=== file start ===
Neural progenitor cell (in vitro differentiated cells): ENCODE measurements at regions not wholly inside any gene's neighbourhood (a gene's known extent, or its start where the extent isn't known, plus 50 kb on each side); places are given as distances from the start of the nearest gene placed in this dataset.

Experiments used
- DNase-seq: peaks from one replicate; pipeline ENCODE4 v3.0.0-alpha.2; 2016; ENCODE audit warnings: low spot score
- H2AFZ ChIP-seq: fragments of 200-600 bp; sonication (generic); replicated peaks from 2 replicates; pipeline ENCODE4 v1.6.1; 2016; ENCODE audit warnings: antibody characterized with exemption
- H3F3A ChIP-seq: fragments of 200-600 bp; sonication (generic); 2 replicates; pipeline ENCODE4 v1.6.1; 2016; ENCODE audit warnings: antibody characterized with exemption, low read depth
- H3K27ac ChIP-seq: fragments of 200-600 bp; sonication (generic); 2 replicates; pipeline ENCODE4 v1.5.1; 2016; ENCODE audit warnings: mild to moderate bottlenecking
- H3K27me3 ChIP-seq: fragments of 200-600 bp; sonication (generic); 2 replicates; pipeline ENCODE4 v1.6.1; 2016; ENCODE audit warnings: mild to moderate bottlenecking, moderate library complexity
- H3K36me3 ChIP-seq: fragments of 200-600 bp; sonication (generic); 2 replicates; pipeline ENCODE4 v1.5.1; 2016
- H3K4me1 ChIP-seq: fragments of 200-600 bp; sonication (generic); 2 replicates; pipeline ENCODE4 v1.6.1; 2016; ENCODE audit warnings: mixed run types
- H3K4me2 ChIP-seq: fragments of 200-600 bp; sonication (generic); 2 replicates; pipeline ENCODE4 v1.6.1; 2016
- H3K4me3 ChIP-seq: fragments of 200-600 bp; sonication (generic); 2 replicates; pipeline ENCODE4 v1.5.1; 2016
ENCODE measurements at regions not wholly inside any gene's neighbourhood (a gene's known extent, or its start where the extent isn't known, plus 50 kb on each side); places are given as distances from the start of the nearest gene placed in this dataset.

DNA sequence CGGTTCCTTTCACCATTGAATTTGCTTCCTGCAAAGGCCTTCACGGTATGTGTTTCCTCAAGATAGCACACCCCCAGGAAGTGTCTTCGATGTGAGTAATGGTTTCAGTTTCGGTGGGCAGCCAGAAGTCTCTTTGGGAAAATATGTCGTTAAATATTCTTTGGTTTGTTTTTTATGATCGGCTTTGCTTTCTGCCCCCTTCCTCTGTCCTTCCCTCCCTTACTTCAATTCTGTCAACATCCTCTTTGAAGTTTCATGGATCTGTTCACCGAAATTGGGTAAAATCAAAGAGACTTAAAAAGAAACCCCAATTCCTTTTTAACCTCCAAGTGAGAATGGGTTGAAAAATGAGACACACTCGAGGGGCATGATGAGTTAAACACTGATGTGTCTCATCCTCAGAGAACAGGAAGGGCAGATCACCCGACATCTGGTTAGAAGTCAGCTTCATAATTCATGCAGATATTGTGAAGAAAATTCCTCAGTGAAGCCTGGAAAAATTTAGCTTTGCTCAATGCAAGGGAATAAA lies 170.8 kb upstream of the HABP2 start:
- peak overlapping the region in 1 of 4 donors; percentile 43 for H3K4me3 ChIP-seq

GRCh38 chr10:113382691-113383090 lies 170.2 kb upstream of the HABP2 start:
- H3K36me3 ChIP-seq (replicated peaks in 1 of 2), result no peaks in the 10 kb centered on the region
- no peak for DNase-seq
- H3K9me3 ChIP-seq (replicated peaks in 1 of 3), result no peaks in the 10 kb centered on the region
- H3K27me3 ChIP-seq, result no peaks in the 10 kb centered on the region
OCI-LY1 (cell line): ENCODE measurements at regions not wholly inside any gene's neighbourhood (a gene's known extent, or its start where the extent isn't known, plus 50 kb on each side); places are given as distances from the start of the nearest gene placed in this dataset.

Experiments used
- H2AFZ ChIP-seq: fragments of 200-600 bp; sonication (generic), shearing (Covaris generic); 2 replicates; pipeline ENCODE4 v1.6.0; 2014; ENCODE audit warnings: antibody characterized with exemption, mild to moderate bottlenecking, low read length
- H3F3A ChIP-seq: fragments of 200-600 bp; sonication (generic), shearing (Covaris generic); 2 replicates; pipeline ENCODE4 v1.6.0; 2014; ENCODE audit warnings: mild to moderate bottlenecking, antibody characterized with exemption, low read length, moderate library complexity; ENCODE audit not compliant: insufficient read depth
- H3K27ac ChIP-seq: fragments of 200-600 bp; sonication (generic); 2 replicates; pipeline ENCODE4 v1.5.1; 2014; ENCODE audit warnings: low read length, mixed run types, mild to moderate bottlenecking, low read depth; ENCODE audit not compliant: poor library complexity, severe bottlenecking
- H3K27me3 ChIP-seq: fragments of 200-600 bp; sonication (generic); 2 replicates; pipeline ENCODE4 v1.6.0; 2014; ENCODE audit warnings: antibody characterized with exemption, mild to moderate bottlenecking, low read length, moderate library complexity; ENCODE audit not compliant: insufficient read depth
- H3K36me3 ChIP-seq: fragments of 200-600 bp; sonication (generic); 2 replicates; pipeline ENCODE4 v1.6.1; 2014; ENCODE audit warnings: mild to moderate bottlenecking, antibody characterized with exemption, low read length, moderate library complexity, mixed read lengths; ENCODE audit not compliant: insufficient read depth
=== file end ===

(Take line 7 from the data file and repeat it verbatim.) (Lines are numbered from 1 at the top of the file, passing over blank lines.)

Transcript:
- H3K27me3 ChIP-seq: fragments of 200-600 bp; sonication (generic); 2 replicates; pipeline ENCODE4 v1.6.1; 2016; ENCODE audit warnings: mild to moderate bottlenecking, moderate library complexity